My Advice….

·       Hire a test provider who specializes in Mold Measurements and who is certified by the EPA to do so.

·       To Avoid conflicts of interest do not hire a test provider who also offers remediation services.

·       In our opinion the best measurement method is by way of an air-o-cell (particulate counter) and lab sample that is sent to an EPA certified lab for analysis such as EMLab P&K.

My Preferred Mold Tester is:  
        A Healthy Home


An Excellent question but not so easily answered.  We live every day in a sea of mold spores, there is no escaping them.  Some of those spores if allowed to grow in a home can be toxic and are reported to cause health problems although there are conflicting opinions amoung experts in the severity of the problem.  Some species affect some people all of the time and other people none of the time.   One thing is for sure; if there is mold growth in a home located in Colorado there is most likely an underlying problem associated with water.


Mold testing usually is not performed unless there is ample visual evidence that a problem exists via the General Home Inspection or the potential new owner has a known personal mold allergy.  Mold testing is a subjective decision.  There are no hard core health hazard guidelines given to us by the EPA consequently the health hazard associated with test results are often subjective. The decision is ultimately yours to make but here are some helpful thoughts;

·       If you have medical proof that you are allergic to one or more particular mold species you may want to test for mold but beware testing may not provide you a definitive answer. (See Testing) If you are concern about mold you might also want to think about implementing HEPA filtering, Electrostatic filtering or maybe buying a home with hot water heat; in an effort to minimize the redistribution of air within the home.

·        If you enter a room and it smells of dirt or has a musky odor but you cannot see any indication of mold, you might want to test for mold if the order can not be indentified or located.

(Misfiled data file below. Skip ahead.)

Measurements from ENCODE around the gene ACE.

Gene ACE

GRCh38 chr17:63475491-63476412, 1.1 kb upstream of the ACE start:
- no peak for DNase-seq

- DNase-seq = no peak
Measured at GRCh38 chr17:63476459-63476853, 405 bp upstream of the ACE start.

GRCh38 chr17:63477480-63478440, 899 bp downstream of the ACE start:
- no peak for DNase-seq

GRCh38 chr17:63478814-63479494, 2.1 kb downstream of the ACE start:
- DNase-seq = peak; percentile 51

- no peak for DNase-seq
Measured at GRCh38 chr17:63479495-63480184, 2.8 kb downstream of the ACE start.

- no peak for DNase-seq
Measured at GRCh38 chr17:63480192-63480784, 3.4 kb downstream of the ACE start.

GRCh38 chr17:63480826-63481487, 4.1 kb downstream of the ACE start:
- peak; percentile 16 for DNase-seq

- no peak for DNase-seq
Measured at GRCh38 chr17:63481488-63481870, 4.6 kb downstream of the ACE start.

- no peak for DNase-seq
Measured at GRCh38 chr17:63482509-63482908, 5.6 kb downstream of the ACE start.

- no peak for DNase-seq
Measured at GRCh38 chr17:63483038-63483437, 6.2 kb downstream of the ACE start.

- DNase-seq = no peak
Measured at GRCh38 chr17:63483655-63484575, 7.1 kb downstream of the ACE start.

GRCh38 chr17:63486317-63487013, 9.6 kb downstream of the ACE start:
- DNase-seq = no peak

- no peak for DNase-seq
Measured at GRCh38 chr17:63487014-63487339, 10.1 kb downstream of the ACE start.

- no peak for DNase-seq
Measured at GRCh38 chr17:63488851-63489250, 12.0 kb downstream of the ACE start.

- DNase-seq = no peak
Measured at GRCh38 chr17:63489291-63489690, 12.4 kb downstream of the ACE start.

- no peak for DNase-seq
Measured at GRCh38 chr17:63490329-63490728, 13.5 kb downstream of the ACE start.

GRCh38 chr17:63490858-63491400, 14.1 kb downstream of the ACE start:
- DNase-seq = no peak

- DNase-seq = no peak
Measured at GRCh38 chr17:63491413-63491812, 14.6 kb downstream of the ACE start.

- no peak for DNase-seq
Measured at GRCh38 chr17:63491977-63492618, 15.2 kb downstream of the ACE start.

·        If you visually see mold growing anywhere within the home then of course there is a mold problem but you still may want to test to determine the type and magnitude of the mold problem.  Mold can and will migrate to areas not visible.  Mildew on the other hand may not warrant mold testing.  Mildew is a common problem on tile around bath-tubs and showers and is easily removed, however if it has migrated to walls outside the shower or tub area there is most likely a bigger problem.


Testing, remediation work and who pays for it are up for negotiation.   Mold testing and remediation work can be expensive relatively speaking.  The presence of mold is usually an indication that there is another problem within the home that is causing mold growth.  Therefore one should seriously think about whether they want to get involved with a home that appears to have a severe mold problem.


Test results should provide evidence that the mold count inside is less than or equal to the mold count outside in type and quantity.  Mold tests are statistically based on a sampling of the air within the home in comparison to an outside sampling taken in the same time frame.  If there is a gross mold problem within the home it usually is easy to identify but if the problem is subtle a quagmire can arise due to an under sampling of the air.  That is to say; sometimes one cannot tell from the raw measured values if inside measured levels match outside levels, in which case you must rely on your test provider to give you an informed professional opinion. 

Website Builder